All Bharti Airtel subscribers can remember receiving an SMS message declaring that all calls are now being taxed at Le 6.83 for in network and Le 11.62 for outside network by the minute respectively. They added that this was a NATCOM law.
Guess what? Last time I checked it was parliament that made laws and imposed taxes too.
Admittedly through delegated legislation other bodies can be empowered to make laws on technical matters. This has procedures to be observed including being laid before parliament before that instrument can be passed as law.
The question is whether NATCOM followed these rules to the letter or just did a kangaroo pronouncement that is now costing mobile users in an already over-taxed economy. Did it do twenty-one (21) days before parliament? Was the fourth estate aware of the pending tax law? If both answers are No then this is nothing short of bigotry on the part of national public officers who think they can take such decisions without reference to the people.
There is also the issue of whom this tax was directed at. Governments normally tax income streams in the business sector and also tax consumption of users. Was this targeted as an income tax that should be absorbed by the mobile operators in which case it is morally and possibly legally wrong to transfer this to the consumer who gets the opposite of income in this arrangement?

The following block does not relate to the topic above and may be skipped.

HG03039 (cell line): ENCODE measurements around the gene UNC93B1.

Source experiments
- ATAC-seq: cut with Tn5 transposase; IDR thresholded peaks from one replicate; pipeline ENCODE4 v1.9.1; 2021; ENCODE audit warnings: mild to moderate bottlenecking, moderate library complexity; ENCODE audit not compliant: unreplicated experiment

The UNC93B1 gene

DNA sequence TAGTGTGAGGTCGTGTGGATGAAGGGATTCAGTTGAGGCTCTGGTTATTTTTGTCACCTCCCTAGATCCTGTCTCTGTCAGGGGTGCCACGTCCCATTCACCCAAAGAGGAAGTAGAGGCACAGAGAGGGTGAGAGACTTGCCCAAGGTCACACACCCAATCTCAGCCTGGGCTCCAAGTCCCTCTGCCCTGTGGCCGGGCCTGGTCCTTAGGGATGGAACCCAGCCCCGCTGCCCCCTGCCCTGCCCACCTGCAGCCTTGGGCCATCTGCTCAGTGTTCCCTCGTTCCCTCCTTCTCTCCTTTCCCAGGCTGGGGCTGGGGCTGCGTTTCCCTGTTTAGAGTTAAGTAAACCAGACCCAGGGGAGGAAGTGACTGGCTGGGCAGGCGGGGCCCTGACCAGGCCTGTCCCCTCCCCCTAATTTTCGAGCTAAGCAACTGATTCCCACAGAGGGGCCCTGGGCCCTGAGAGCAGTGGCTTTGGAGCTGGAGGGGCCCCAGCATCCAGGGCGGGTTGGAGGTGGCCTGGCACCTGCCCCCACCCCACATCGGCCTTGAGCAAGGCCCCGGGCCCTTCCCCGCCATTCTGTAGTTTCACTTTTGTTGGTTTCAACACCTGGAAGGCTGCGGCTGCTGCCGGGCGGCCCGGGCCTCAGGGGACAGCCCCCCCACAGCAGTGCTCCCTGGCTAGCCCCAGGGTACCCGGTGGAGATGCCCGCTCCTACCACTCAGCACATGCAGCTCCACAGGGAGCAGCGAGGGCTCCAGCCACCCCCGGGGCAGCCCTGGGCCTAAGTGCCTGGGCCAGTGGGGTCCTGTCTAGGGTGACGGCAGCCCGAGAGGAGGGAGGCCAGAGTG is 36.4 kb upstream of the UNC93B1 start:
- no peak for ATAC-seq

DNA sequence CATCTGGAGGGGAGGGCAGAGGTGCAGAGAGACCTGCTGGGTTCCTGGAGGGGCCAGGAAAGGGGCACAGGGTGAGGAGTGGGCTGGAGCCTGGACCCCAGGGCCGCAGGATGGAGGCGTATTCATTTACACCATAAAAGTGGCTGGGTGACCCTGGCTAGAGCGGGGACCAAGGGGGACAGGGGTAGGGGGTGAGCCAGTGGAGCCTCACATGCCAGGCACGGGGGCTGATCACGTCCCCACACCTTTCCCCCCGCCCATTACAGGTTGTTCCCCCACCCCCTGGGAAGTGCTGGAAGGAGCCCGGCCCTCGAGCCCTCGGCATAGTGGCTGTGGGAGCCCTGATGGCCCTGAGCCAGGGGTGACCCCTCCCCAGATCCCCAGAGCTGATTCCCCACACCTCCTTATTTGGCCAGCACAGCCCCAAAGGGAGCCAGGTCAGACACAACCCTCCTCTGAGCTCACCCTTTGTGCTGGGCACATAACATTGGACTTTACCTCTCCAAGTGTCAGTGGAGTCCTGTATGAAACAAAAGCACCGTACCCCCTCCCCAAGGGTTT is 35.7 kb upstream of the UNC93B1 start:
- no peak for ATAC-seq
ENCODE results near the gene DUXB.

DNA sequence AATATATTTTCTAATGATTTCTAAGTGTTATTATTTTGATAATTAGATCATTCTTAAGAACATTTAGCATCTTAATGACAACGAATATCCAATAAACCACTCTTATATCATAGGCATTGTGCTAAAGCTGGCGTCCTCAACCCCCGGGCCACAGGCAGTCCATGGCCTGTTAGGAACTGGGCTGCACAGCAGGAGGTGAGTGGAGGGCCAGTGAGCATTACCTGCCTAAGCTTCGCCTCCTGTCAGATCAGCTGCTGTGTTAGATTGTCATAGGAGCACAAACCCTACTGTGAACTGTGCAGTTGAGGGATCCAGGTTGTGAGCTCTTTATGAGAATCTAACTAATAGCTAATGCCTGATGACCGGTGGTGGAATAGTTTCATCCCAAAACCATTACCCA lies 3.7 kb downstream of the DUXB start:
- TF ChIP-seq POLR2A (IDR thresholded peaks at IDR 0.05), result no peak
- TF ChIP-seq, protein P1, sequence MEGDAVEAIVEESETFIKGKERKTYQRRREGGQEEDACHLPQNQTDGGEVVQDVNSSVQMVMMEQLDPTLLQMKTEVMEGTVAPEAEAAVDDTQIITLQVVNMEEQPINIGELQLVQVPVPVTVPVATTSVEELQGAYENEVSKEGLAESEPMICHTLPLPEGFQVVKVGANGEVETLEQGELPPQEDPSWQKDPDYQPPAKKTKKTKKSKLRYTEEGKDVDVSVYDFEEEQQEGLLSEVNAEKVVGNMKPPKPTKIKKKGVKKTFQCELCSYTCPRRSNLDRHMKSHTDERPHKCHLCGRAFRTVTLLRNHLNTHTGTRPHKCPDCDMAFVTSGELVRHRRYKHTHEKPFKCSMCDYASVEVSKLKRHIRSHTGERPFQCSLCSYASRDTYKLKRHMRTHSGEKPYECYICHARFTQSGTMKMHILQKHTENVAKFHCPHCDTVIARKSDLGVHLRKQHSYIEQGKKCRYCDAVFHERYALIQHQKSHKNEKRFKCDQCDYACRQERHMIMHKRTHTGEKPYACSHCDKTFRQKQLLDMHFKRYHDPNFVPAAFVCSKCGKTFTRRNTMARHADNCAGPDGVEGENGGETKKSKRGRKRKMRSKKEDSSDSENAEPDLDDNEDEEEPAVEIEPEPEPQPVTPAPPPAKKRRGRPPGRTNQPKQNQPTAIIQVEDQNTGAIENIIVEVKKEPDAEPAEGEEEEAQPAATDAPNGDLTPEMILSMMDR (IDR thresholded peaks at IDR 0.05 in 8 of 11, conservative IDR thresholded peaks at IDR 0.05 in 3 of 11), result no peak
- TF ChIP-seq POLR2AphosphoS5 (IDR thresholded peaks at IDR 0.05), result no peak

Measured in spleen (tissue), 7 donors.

If it is indeed a consumption tax then the users must bear the brunt of it. Would it not have been expedient for NATCOM to engage consumers at large through its national footprint (Offices in every city) to sensitise them of these pending changes?
As to date only Airtel has informed its client base, so it may seem that only they are affected by this new NATCOM tax. The others have been mute but may have also started charging without disclosing it. So much for human rights and democracy in Sierra Leone.
We also know that Sierra Leone is at the bottom of the digital world with serious access problems. Mobile phones have helped to increase ICT penetration greatly but rising costs will undermine this trend and render it prohibitive to common citizens. We need to find ways to reduce costs and make it a national goal for mobile usage to rise up to 100% with each citizen owning or having access to a mobile device. The national Telco is incapable of nationwide coverage so it is imperative that government policy seeks to establish equity among all stakeholders.
By Samba Jombor Bundu
Friday July 18, 2014